Background: The most common patient that seeks breast augmentation is the young female. They understandably seek it because of little breast tissue development in most cases. Their young age and minimal breast tissue growth through their teenage years creates a very pubescent chest appearance. Their small breasts and tight tissue makes them a great candidate for breast augmentation surgery as the good nipple position and tight skin make for a potentially ideal breast mound shape.
But just because not much breast tissue has developed does not mean that what has grown has done so symmetrically. Even small breasts have asymmetry if evaluated carefully. Breast asymmetry in young women is the norm not the exception.
Breast asymmetry, even in small to moderate amounts, is very relevant in breast augmentation surgery as it will impact the aesthetic outcome. The small differences in breast mound skin may become more visible when the breast ind becomes bigger. In some cases, however, implant augmentation may overcome the asymmetry and make the breasts appear more symmetric. Young women need to be aware that any asymmetry they have may or may not improve with breast implants
Case Study: This young female presented for breast augmentation surgery. While she had an A cup breast size her left breast was noticeably smaller. Her shoulder level and posture was also seen to be asymmetry.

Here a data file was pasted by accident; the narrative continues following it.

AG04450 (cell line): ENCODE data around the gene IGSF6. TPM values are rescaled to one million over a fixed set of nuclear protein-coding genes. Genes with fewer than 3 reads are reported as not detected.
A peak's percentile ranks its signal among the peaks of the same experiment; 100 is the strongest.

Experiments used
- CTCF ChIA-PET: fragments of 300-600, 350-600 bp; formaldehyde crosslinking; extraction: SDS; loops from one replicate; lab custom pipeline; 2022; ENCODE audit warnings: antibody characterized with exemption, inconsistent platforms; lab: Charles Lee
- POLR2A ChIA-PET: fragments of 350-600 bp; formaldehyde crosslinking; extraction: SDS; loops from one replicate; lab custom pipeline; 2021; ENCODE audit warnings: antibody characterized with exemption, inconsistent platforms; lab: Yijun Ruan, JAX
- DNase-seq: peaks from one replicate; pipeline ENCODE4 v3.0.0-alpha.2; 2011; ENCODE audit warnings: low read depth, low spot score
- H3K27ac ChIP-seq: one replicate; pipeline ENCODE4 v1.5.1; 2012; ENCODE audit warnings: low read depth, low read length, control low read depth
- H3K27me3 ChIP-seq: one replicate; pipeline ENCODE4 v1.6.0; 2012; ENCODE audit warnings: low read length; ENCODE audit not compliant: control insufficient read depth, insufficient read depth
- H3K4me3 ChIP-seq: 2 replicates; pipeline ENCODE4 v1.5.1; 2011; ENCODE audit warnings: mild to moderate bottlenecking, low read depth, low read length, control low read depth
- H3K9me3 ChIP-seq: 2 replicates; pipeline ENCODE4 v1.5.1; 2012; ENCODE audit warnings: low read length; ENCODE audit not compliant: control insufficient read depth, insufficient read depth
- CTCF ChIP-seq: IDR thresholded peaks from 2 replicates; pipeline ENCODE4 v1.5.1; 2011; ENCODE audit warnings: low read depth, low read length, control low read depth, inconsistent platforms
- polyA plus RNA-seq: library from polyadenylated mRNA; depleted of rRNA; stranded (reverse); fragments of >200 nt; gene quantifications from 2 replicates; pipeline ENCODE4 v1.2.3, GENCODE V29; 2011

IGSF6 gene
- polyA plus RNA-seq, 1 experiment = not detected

Under general anesthesia she had 300cc cohesive gel breast implants placed through transaxillary incisions using a funnel insertion device. Her postoperative result at 6 weeks shows nicely enlarged breasts but her asymmetry remains but was not significantly worsened.
The general rule in breast augmentation surgery is that implants merely take the breasts one has and makes them bigger. Thus any asymmetry before surgery will remain after surgery. This is a good rule but is not absolute. In small breasts with good overlying skin the volume created by the implant may overcome small to moderate amounts of natural mound asymmetry. In more significant cases of asymmetry using a larger implant in the smaller breast can be helpful. But in small asymmetries that approach is just as likely to create persistent postoperative asymmetry with the smaller breast now becoming the larger one.
1) Breast asymmetry is very common in young women who seek breast augmentation.
2) Typically breast implants take the differences between the two asymmetric breasts and may make it more visible.
3) In more moderate breast asymmetry it is usually best to use similarly sized silicone implants to avoid the risk of creating the opposite asymmetry problem…overcorrection.
Dr. Barry Eppley